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President lauds ‘good news’ from Bucharest
Journal Staff Report

KIEV, April 6 – President Viktor Yushchenko said Sunday that NATO’s pledged commitment to one day accept Ukraine and Georgia as members of the alliance was “unexpected” good news, calling it an “historical” decision.

Yushchenko’s comment comes days after Ukraine failed to win a membership action plan (MAP), a program that immediately precedes accession to NATO, at last week’s NATO summit in Bucharest.

But Yushchenko, who joined the summit, argued that NATO’s pledge - for the first time ever - to accept Ukraine as a member outweighed the negative news of the MAP delay.

“What’s the most important for us from the point of view of the dialog and goals? It’s not the MAP, it’s the membership in NATO. This is our goal,” Yushchenko said in an interview with Inter television aired Sunday.

The comment comes as a reaction to calls among some pro-Russian opposition leaders in Ukraine portraying the NATO summit as a personal fiasco for Yushchenko, a pro-Western leader.

“I have no doubt that Ukraine will be part of NATO,” Yushchenko said. “For me, as for Ukrainians, this is not matter of choice. This is a matter of time.”

Russia, citing its own security concerns, has been vehemently opposing NATO’s expansion to include Ukraine and Georgia as the members of the alliance.

Analysts said it was mostly German and French fears over Russia’s reaction that forced NATO to postpone the decision on Ukraine and Georgia for nine months.

NATO Secretary General Jaap de Hoop Scheffer said the alliance will review Ukraine and Georgia's applications again in December.

U.S. President George W. Bush, the biggest advocate for Ukraine’s and Georgia’s NATO membership, said the two countries may win the MAP even before he leaves office in January 2009.

At the summit in Bucharest, NATO overwhelmingly endorsed plans for the U.S.-led missile defense shield for Europe, plans that had also been vehemently opposed by Russia for security concerns.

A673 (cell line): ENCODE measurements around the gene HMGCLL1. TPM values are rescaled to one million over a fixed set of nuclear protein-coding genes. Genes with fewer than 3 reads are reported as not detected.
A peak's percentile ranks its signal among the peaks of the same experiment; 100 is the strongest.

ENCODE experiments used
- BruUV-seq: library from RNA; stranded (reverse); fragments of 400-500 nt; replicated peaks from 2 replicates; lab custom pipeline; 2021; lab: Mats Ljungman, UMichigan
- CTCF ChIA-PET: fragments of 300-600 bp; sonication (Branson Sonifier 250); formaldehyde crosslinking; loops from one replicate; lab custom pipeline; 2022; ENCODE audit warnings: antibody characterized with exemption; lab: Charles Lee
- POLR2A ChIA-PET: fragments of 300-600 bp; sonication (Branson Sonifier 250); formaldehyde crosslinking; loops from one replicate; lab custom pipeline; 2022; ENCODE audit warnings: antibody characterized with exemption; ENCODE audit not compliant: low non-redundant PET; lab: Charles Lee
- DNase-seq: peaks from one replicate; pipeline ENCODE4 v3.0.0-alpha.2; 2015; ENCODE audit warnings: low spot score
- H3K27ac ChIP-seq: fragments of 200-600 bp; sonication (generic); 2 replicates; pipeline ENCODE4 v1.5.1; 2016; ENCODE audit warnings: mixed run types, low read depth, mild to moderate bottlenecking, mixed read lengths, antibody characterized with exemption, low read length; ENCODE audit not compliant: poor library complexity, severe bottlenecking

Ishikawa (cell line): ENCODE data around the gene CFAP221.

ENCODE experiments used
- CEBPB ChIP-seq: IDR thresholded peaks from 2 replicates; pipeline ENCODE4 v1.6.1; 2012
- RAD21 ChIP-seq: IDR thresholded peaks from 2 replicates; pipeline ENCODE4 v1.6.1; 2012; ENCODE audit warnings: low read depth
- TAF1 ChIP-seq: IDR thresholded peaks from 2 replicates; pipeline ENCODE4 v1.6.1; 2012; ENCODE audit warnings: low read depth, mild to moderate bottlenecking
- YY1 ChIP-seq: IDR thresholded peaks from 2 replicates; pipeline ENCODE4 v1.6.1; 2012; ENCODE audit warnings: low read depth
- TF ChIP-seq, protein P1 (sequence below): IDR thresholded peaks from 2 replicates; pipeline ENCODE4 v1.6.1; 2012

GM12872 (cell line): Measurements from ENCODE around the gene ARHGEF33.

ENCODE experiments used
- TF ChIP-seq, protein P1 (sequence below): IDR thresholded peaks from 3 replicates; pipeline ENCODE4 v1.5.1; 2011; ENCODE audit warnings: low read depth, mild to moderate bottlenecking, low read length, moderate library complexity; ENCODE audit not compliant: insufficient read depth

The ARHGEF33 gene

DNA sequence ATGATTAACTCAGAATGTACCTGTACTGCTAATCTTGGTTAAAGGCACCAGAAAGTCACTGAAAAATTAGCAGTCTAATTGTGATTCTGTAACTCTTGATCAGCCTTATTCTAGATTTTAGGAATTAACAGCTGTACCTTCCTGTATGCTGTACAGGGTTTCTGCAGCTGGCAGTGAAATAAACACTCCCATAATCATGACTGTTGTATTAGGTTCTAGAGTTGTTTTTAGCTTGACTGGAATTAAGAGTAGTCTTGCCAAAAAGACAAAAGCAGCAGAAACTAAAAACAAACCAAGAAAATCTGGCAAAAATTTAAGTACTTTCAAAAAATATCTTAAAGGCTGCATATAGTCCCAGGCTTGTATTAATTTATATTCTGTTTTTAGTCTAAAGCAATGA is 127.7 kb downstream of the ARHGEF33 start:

This shows the alliance remains effectively capable of approving decisions challenging Russia’s concerns, suggesting that Ukraine and Georgia may still win the MAP in December, analysts said.

NATO’s decision to postpone Ukraine’s and Georgia’s bids to win the MAP has been originally reported as major negative news for Kiev and Tbilisi.

Comments from people familiar with the situation have been suggesting that Yushchenko had even been considering leaving the NATO-Ukraine summit early in protest.

But the written pledge from NATO’s 26 members stipulating that Ukraine and Georgia will one day become NATO members comes as a major relief – and surprise - for Kiev.

“Of course, this was unexpected,” Yushchenko said. “This emerged only in the second part of the discussion.”

More surprises followed the summit after Yushchenko on Friday fired Ukrainian ambassadors to Germany and Russia, the two countries that had led the opposition to Ukraine joining the MAP.

“We want to find new forms of cooperation with Germany,” Oleksandr Chaliy, Yushchenko’s top foreign policy aide, told Inter on Sunday. (tl/ez)




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